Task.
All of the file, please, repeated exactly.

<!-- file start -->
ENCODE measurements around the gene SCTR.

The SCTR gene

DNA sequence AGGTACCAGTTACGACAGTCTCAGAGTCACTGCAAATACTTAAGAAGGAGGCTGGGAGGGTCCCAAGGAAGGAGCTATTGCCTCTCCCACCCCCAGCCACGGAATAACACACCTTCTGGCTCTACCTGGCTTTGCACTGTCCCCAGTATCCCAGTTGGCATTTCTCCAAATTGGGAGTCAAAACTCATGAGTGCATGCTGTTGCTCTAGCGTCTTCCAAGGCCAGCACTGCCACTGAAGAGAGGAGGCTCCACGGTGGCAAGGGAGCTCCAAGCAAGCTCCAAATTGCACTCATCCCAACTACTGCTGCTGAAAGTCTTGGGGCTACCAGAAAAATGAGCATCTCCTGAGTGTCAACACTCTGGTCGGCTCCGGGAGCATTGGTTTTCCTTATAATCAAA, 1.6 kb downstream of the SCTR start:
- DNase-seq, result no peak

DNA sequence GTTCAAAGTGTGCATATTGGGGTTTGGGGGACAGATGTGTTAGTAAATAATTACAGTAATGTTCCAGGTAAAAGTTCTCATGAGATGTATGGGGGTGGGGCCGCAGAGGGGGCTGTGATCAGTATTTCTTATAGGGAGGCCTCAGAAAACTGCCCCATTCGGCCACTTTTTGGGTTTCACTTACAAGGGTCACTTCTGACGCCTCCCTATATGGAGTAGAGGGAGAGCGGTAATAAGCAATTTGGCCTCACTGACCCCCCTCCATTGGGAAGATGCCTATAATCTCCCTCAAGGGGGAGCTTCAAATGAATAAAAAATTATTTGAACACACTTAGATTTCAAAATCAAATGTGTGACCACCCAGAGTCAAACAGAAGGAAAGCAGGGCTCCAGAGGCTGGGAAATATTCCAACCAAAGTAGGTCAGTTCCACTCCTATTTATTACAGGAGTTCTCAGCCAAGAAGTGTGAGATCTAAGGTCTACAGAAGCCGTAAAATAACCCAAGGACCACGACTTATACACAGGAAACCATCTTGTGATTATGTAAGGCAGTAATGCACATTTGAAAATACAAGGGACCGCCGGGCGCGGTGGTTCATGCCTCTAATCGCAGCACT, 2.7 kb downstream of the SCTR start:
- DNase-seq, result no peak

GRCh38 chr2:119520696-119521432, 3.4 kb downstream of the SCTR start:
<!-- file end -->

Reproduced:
ENCODE measurements around the gene SCTR.

The SCTR gene

DNA sequence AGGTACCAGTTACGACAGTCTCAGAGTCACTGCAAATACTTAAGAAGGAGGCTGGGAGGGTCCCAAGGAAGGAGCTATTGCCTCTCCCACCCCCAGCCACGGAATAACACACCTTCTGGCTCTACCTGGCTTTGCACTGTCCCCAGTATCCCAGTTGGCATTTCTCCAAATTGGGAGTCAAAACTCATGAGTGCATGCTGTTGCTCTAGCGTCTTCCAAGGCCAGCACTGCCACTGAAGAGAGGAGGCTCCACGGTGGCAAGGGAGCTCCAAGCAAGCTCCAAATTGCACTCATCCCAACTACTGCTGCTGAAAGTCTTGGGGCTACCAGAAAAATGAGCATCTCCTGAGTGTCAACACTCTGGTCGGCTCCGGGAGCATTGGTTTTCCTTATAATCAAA, 1.6 kb downstream of the SCTR start:
- DNase-seq, result no peak

DNA sequence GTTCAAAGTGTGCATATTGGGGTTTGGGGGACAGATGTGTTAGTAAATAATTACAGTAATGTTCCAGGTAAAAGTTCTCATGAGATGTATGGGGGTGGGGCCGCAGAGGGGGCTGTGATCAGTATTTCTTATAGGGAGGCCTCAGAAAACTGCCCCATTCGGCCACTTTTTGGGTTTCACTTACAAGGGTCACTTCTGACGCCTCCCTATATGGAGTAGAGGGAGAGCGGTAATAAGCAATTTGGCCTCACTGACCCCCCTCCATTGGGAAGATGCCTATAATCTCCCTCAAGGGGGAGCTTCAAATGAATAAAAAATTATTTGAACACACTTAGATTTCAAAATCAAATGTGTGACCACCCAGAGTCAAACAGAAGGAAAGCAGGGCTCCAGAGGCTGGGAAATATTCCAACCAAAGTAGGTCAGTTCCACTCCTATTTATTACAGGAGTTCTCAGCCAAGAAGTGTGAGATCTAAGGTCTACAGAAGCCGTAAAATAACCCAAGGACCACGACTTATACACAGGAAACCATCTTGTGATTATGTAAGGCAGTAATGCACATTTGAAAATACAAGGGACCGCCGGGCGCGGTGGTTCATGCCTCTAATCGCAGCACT, 2.7 kb downstream of the SCTR start:
- DNase-seq, result no peak

GRCh38 chr2:119520696-119521432, 3.4 kb downstream of the SCTR start: